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From: Hal Finney <hal.domain.name.hidden>

Date: Thu, 29 Jul 2004 09:53:18 -0700 (PDT)

Tell me again where I am going wrong. Consider each of these examples:

117. q

...

191. Bp

...

207. p -> q

Now, we will say that the machines "believes" something if it is one of

its theorems, right? So we can say that the machine "believes q", it

"believes Bp", and it "believes p->q", right? We could equivalently say

it "believes q is true", etc., but that is redundant. If it writes x

down as a theorem, we will say it believes x, which is shorthand for

saying that it believes x is true. The "is true" part has no real

meaning and does not seem helpful.

We also have this shorthand Bx to mean "the machine believes x". So we

(not the machine, but us, you and I!) can also write, Bq, BBp and B(p->q),

and all of these are true statements, right?

The problem arises when we start to use this same letter B in the

machine's theorems. It is easy to slide back and forth between the

machine's B and our B. But there is no a priori reason to assume that

they are the same. That is something that has to be justified.

Focus on 207. p->q for a moment. We know that, according to the machine's

rules, this theorem means that if it ever writes down p as a theorem,

it will write down q. Therefore it is true that Bp->Bq. This is simply

another way of saying the same thing! Bp means that p is a theorem,

by definition of the letter B, in the real world. And similarly Bq

means that q is a theorem. Given that p->q is a theorem, then if p is

a theorem, so is q. Therefore it is true that B(p->q) -> (Bp -> Bq).

This is not a theorem of the machine, it is a truth in the real world.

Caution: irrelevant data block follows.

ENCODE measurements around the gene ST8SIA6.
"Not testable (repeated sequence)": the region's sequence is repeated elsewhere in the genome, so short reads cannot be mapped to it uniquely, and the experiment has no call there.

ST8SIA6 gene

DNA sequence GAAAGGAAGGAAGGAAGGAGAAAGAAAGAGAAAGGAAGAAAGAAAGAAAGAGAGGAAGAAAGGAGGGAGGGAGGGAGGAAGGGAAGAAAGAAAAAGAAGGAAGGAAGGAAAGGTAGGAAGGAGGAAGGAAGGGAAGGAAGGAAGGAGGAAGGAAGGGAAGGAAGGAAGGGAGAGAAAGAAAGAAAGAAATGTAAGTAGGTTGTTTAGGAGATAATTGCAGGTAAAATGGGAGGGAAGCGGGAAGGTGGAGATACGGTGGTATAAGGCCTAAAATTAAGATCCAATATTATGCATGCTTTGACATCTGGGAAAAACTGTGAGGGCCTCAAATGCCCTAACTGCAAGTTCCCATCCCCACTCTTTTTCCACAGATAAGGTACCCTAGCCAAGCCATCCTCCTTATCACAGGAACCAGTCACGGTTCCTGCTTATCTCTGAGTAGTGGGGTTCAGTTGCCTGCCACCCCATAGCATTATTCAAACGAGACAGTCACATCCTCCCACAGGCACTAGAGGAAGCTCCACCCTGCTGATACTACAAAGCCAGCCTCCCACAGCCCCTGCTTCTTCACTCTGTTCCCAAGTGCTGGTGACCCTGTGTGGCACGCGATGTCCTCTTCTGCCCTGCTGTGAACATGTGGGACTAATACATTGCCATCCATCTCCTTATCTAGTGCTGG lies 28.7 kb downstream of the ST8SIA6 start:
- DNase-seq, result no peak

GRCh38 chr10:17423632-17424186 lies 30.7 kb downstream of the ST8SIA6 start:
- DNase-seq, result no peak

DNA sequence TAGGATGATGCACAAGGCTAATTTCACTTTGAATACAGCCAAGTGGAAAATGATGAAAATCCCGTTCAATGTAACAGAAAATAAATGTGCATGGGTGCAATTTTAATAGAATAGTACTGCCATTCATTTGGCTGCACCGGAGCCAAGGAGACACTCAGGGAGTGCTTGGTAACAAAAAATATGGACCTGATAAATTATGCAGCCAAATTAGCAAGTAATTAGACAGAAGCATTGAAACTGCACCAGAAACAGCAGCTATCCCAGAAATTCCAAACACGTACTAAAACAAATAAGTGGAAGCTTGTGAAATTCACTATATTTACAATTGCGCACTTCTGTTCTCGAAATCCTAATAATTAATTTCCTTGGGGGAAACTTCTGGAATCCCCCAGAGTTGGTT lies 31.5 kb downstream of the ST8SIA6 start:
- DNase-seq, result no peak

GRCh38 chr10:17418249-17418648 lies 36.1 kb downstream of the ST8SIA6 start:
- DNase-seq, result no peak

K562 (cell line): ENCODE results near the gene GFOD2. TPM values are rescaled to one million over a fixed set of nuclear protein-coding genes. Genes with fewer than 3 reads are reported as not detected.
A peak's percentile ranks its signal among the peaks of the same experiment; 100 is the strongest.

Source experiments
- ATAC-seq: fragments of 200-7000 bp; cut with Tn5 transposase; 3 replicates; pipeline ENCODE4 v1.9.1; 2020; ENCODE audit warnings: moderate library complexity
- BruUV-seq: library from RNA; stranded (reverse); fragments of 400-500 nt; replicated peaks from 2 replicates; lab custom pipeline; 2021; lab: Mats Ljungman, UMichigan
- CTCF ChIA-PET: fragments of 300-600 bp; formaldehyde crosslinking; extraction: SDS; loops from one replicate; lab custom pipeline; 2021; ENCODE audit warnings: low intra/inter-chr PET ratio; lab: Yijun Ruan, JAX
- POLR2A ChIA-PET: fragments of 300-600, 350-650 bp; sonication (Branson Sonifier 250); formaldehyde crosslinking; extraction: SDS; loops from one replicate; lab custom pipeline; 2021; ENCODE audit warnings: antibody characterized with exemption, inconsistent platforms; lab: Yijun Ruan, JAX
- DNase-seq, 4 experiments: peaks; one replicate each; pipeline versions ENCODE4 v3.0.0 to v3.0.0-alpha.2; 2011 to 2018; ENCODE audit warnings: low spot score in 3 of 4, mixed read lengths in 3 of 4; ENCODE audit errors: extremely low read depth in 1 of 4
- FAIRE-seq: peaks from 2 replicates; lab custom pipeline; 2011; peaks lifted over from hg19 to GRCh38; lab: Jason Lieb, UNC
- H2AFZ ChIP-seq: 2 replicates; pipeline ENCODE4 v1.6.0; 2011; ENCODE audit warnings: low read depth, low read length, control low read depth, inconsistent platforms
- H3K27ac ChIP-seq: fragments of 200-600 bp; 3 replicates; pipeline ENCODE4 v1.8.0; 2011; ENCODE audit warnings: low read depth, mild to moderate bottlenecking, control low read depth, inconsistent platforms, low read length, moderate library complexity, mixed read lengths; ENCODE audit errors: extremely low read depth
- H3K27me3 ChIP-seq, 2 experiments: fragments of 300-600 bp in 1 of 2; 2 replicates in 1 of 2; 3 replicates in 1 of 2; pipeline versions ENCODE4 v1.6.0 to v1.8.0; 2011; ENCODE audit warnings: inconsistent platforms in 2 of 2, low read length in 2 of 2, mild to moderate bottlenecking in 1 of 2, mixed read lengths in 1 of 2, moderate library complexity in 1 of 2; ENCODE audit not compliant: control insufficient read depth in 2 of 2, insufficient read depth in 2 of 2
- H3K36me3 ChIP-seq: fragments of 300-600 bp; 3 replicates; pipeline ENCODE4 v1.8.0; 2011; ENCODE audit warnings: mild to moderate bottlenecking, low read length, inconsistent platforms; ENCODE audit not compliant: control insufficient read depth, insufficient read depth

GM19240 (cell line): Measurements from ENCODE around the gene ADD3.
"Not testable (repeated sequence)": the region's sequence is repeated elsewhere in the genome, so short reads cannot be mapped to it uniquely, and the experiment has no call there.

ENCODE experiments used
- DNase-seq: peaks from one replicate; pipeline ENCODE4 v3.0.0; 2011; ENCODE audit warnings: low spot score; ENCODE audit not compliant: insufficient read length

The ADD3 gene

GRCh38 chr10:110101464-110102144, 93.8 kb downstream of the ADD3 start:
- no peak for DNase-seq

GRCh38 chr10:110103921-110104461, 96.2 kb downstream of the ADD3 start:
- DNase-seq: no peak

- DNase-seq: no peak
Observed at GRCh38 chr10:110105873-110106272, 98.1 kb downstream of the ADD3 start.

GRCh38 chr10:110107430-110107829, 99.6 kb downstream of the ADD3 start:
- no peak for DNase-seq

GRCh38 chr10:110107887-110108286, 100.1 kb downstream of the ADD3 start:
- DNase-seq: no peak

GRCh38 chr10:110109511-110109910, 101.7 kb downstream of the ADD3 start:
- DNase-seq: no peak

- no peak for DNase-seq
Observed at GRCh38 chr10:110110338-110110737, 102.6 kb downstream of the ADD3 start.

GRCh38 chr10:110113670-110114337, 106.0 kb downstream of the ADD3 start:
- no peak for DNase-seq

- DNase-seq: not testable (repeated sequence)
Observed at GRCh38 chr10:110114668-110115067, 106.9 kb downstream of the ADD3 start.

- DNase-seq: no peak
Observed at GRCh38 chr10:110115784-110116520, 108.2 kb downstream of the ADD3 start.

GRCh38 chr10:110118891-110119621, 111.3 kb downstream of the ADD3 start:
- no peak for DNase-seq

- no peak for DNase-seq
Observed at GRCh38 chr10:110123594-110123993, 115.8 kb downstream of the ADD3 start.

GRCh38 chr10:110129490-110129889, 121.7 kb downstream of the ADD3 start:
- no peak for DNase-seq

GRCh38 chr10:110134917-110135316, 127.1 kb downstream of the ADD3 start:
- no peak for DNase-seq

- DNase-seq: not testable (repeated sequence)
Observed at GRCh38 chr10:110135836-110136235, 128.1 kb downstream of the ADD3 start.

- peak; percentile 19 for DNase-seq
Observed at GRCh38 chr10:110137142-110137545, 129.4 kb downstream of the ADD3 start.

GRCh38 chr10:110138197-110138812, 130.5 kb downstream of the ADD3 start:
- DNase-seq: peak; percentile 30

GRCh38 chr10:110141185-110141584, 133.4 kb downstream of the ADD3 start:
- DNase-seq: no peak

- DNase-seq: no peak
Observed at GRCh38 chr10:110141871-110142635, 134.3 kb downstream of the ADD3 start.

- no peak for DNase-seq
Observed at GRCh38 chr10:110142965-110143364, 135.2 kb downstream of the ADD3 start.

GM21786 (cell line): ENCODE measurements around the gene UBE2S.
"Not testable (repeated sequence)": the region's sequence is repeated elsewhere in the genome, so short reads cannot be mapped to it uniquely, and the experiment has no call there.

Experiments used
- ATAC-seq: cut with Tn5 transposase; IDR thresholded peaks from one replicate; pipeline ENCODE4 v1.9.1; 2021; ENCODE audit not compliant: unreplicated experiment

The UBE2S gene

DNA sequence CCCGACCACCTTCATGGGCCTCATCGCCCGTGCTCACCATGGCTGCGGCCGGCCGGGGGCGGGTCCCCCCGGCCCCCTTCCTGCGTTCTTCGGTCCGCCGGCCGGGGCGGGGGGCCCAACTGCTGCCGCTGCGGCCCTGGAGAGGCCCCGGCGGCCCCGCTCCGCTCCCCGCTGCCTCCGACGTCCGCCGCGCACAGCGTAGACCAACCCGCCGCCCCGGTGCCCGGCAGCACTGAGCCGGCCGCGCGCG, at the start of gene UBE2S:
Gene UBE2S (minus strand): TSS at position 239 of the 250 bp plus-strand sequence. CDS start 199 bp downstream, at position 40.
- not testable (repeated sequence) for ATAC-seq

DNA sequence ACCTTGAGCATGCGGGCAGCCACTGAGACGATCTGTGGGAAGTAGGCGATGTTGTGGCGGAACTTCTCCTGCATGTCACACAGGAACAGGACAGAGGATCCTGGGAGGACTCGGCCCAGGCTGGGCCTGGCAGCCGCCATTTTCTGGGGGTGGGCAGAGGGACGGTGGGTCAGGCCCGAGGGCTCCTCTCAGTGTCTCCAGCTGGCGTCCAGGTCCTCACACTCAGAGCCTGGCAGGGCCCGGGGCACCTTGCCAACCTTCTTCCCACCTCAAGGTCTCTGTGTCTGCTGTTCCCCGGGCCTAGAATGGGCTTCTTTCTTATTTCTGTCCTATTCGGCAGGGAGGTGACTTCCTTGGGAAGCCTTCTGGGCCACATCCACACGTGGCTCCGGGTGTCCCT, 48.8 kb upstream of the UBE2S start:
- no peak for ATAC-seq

What I want to say is that 207. p->q "means" Bp -> Bq. It means that if

the machine ever derives p, it will derive q. This is a true statement

about the operations of the machine. It is not a theorem of the machine.

When we talk about what something "means", I think it has to be what it

means to us, not what it means to the machine. When the machine writes

117.q, it doesn't mean anything to the machine. To us it means that the

machine believes q, or that the machine believes q is true.

Given this approach, I am very hesistant to say that 191. Bp means that

the machine believes that it believes p. I have no problem saying that it

means that the machine believes Bp. But to say that the machine "believes

that it believes p" uses the word "believes" in two very different and

confusing ways. The first "believes" is just a statement about what the

machine has derived as a theorem. We choose to say that the machine's

theorems are what it "believes". I am OK with that. But the second

"believes" refers to the letter B, which we are arbitrarily choosing to

identify with this word "belief".

To the machine, B is just a letter. I still say that I need to know what

the rules are that the machine will apply to that letter. I see that I

was wrong to think that p -> Bp was a rule the machine would have if it

were "normal". You said that for a normal machine, if it ever proved p,

it would also prove Bp. Okay, but how could it possibly do this without

ANY rules to deal with the letter B?

Normality is not something one can just assert about a machine. You would

need to give it a rule for dealing with the letter B, then you could prove

(not the machine proving, you would prove it) that if the machine ever

derived p, its rules for dealing with the letter B would then cause it

to derive Bp. In this way you would show that the machine was normal.

My axiom, which I should have written as, "0a. for all x, x->Bx", would

in fact be sufficient to show that a machine which had that axiom would

be normal. A machine which had this rule for dealing with the letter

B would be normal, because any time it derived p, it could immediately

derive Bp using this axiom.

However, this machine may be too powerful. Although it is normal, it

is much more.

So my question to you is, what is an example of an axiom for dealing

with the letter B that would make a machine be "just" normal, but no more?

Hal Finney

Received on Thu Jul 29 2004 - 13:40:02 PDT